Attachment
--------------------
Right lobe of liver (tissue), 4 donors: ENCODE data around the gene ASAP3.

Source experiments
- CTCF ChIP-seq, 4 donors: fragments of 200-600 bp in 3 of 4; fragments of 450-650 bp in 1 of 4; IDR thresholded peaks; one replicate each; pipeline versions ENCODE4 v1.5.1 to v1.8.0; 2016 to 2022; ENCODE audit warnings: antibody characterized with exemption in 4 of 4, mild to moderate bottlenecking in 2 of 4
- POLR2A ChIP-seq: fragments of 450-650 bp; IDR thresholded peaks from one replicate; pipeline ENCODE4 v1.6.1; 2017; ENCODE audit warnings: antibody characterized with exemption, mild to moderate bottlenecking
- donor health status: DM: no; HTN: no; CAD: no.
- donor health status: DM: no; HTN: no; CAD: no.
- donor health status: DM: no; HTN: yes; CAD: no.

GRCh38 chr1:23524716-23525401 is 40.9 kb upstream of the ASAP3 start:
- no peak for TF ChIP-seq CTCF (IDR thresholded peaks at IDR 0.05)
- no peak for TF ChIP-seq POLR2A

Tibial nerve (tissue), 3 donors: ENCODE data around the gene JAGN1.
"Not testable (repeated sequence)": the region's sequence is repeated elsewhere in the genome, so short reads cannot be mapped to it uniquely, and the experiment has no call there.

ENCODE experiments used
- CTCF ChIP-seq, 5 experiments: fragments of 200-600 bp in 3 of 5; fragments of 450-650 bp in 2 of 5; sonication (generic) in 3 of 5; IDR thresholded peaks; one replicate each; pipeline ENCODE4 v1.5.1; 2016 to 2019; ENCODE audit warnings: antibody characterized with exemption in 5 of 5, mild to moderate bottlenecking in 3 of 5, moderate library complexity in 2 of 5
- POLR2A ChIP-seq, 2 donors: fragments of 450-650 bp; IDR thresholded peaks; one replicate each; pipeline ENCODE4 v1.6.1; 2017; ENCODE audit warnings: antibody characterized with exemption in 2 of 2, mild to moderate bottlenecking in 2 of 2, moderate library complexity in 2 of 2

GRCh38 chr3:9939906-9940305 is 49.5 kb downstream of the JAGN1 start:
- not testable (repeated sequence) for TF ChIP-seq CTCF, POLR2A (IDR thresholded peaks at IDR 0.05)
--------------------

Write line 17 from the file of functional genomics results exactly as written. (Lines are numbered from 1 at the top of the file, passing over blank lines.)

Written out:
- not testable (repeated sequence) for TF ChIP-seq CTCF, POLR2A (IDR thresholded peaks at IDR 0.05)